The Kenai Peninsula Racing Lions - Circle Track Division will hold racing under the lights at Twin Cities Raceway for the first time tonight.
The occasion is the Morrie Wilkins Memorial Sprint Car Invitational. The event is expected to bring drivers from Fairbanks, Wasilla, Palmer and Anchorage to the peninsula. Time trials are at 6 p.m., while racing starts at 7 p.m.
Chet Soares, the president of the Circle Track Division, said at least 12 sprint cars are expected at the event.
"It'll be our biggest event of the year," Soares said.
Also racing will be two trucks from Northstar Speedway, Late Models, A Stocks and B Stocks.
Soares said the Main Events will be held when it's dark out, allowing the lights R&K Industrial Inc. is bringing to work their magic.
"I know that's the first time we've had night racing on the peninsula," Soares said. "I also think it's the first time there's been racing under lights in Alaska."
The darkness should allow the crowd to see flames shoot out the pipes on the sprint cars as they race their way around the track.
But, Soares said, the event will be exciting for reasons other than the lights.
The event will be held at Twin Cities Raceway, which, at three-eighths of a mile, has the largest and fastest dirt track in the state.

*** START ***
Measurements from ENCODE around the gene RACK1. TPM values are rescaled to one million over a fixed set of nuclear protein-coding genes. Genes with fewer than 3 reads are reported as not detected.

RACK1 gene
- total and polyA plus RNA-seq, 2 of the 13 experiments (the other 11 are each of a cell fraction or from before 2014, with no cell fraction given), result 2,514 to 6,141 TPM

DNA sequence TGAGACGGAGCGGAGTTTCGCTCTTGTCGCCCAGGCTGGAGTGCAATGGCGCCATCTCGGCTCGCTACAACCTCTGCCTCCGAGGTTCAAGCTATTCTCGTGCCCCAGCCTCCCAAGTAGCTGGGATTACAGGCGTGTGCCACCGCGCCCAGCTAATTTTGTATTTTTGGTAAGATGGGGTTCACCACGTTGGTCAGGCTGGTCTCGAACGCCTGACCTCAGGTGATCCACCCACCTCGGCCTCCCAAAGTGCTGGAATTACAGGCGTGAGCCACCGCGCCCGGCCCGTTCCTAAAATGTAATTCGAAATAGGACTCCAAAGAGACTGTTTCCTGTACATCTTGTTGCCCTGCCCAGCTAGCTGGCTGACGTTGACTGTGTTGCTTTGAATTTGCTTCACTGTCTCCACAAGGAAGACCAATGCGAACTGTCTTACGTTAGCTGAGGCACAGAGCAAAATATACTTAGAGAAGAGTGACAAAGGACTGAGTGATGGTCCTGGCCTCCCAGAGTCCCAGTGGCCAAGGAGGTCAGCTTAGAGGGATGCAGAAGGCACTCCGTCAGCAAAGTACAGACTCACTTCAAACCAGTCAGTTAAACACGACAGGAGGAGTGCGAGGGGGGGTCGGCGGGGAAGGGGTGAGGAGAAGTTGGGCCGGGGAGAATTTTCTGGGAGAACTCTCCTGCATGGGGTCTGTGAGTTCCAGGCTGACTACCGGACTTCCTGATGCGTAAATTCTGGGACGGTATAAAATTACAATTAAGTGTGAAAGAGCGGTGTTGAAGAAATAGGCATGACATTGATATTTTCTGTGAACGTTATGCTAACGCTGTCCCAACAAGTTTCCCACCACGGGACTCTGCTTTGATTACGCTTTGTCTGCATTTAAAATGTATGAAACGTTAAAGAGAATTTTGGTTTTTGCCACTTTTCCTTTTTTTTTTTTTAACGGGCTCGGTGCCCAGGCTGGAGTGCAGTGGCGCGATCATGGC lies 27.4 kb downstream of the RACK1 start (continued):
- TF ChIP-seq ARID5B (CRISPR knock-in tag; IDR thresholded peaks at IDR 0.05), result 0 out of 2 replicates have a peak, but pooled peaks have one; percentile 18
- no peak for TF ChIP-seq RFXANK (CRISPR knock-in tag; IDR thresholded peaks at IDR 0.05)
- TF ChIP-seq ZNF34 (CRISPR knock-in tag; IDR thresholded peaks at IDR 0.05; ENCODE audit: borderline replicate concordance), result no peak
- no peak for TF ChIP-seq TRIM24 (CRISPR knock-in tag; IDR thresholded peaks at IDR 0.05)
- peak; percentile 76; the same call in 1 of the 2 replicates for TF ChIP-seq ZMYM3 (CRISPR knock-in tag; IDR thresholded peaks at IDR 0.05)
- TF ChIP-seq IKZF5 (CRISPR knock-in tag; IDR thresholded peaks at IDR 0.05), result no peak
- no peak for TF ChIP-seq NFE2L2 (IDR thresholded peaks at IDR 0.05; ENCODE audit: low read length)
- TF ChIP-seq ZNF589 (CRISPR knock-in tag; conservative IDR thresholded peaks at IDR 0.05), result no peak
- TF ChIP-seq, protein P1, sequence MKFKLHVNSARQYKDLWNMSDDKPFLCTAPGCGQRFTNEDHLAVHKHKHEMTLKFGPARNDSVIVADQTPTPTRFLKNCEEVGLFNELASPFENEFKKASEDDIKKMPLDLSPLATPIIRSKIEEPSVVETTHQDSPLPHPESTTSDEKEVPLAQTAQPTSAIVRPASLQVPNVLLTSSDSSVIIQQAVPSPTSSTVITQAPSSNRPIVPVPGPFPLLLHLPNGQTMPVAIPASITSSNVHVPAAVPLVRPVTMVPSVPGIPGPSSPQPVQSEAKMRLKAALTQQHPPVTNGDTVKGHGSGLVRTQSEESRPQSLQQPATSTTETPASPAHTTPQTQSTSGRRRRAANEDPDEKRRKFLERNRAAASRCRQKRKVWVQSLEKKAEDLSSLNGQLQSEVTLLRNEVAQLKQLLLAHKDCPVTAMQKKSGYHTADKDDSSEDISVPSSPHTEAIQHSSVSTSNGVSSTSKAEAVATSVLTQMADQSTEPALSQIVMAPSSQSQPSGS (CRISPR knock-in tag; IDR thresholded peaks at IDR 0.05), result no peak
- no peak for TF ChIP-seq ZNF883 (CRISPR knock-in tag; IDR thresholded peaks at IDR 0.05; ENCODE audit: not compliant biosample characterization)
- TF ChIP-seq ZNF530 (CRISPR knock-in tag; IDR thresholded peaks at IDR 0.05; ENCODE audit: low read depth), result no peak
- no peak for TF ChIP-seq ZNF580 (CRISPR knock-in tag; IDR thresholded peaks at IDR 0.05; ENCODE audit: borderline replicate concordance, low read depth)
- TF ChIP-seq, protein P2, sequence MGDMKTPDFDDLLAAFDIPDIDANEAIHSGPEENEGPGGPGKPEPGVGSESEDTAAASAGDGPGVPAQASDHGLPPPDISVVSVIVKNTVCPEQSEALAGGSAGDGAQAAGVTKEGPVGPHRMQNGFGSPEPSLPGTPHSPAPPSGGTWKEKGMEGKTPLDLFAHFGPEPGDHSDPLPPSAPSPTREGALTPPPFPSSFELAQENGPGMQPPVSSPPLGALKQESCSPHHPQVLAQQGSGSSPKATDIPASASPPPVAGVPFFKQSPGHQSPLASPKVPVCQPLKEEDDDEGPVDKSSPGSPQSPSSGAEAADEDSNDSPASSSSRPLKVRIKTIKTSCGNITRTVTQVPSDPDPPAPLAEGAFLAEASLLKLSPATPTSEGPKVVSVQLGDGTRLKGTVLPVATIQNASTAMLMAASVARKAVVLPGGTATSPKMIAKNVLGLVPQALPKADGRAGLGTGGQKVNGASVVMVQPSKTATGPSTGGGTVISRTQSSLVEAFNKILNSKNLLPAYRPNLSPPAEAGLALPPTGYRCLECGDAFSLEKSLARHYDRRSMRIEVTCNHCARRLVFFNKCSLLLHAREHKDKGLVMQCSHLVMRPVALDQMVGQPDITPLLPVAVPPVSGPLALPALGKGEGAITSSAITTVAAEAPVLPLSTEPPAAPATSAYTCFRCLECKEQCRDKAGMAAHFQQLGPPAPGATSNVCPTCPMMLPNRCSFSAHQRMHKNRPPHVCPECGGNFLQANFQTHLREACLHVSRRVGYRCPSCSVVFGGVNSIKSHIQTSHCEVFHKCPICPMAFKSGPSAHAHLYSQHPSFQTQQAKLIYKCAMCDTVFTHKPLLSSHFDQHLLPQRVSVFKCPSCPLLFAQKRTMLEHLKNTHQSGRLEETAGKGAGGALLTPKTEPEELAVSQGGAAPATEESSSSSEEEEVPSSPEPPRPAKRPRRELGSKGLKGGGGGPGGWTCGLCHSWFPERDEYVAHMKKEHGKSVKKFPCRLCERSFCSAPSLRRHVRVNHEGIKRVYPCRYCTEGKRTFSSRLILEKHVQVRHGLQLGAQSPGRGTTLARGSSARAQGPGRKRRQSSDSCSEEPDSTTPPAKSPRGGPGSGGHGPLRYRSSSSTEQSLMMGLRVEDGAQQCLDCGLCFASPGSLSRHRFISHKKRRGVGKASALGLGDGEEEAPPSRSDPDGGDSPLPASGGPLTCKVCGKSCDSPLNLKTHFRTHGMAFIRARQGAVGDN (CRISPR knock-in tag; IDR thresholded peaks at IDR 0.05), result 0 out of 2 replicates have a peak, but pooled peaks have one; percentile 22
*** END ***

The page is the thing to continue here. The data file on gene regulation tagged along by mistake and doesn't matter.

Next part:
And sprint cars are all about speed. They can turn laps at Twin Cities Raceway in 15.5 seconds. Late Models usually take 22 seconds to complete a lap.
Sprint cars get their speed from their powerful motors. Despite weighing 1,200 pounds to a Late Model's 3,000 pounds, sprint cars have 800 horsepower, as compared with the 400 to 450 horsepower of Late Models.
Sprint cars also fare a lot better in the corners thanks to their fat tires and their wings, which glue them to the track on fast turns.
"They're the most popular car for folks to watch," Soares said. "The reason is speed."
When sprint cars get on the track in numbers as high as 12, things start to get interesting quickly.
Last season, Twin Cities Raceway was holding an event with over 12 sprint cars when one of them rolled. Since everything was so frenetic, the other cars did almost a full lap before the flag man noticed the rolled car.
Part of the reason for that is the dust that the cars generate as they rip around the track. Soares said the Circle Track Division is putting down special chemicals to keep the dust to a minimum Friday night.
"We're going to have two flag men, and we're going to do better with dust control," Soares said. "Every race day we learn something.
"The main thing is for everybody to leave with their cars intact."
Five of the racers Friday will be from the area. They are Randy Barnes of Kenai, Marty Fell of Kenai, Jackie McGahan of Kenai, Cameron McGahan of Kenai and Pete Ischi of Soldotna.
The races are being held to honor Morrie Wilkins, a big-time booster of sprint cars before he passed away.
The Sprint Car Invitational rotates around the state, and this year it is Kenai's turn to host the event. A big crowd is expected. Soares said he has taken calls from fans in Big Lake, Fairbanks and Willow regarding the event.
General admission is $10 per person. Seniors and children ages 6 to 12 get in for $5. Pit passes are available for those over 11 years of age. They cost $15.
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